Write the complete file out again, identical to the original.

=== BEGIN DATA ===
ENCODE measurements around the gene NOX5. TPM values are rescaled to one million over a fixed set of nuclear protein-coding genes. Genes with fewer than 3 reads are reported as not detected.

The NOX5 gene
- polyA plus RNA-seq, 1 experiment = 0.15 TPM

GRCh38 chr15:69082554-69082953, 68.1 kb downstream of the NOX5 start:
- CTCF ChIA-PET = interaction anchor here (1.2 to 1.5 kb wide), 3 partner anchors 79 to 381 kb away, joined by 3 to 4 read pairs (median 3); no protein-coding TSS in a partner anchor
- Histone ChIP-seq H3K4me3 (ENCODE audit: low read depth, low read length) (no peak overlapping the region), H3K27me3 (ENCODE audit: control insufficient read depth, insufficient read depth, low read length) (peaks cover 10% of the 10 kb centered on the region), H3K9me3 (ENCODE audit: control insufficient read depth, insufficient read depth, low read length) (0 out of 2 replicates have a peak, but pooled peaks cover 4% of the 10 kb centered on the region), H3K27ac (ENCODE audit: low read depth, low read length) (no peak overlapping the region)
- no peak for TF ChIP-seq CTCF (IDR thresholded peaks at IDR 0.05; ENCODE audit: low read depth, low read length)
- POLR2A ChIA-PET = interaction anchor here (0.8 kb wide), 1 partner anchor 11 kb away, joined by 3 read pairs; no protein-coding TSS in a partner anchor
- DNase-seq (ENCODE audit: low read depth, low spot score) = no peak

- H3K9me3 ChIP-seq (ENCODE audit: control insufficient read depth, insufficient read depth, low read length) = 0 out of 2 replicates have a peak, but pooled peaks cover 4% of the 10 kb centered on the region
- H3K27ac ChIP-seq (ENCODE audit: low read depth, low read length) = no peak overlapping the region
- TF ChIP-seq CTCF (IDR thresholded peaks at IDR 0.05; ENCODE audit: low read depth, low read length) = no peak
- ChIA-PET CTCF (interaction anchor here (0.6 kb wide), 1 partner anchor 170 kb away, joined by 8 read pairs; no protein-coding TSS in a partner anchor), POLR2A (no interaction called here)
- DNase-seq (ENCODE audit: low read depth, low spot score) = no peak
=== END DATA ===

ENCODE measurements around the gene NOX5. TPM values are rescaled to one million over a fixed set of nuclear protein-coding genes. Genes with fewer than 3 reads are reported as not detected.

The NOX5 gene
- polyA plus RNA-seq, 1 experiment = 0.15 TPM

GRCh38 chr15:69082554-69082953, 68.1 kb downstream of the NOX5 start:
- CTCF ChIA-PET = interaction anchor here (1.2 to 1.5 kb wide), 3 partner anchors 79 to 381 kb away, joined by 3 to 4 read pairs (median 3); no protein-coding TSS in a partner anchor
- Histone ChIP-seq H3K4me3 (ENCODE audit: low read depth, low read length) (no peak overlapping the region), H3K27me3 (ENCODE audit: control insufficient read depth, insufficient read depth, low read length) (peaks cover 10% of the 10 kb centered on the region), H3K9me3 (ENCODE audit: control insufficient read depth, insufficient read depth, low read length) (0 out of 2 replicates have a peak, but pooled peaks cover 4% of the 10 kb centered on the region), H3K27ac (ENCODE audit: low read depth, low read length) (no peak overlapping the region)
- no peak for TF ChIP-seq CTCF (IDR thresholded peaks at IDR 0.05; ENCODE audit: low read depth, low read length)
- POLR2A ChIA-PET = interaction anchor here (0.8 kb wide), 1 partner anchor 11 kb away, joined by 3 read pairs; no protein-coding TSS in a partner anchor
- DNase-seq (ENCODE audit: low read depth, low spot score) = no peak

- H3K9me3 ChIP-seq (ENCODE audit: control insufficient read depth, insufficient read depth, low read length) = 0 out of 2 replicates have a peak, but pooled peaks cover 4% of the 10 kb centered on the region
- H3K27ac ChIP-seq (ENCODE audit: low read depth, low read length) = no peak overlapping the region
- TF ChIP-seq CTCF (IDR thresholded peaks at IDR 0.05; ENCODE audit: low read depth, low read length) = no peak
- ChIA-PET CTCF (interaction anchor here (0.6 kb wide), 1 partner anchor 170 kb away, joined by 8 read pairs; no protein-coding TSS in a partner anchor), POLR2A (no interaction called here)
- DNase-seq (ENCODE audit: low read depth, low spot score) = no peak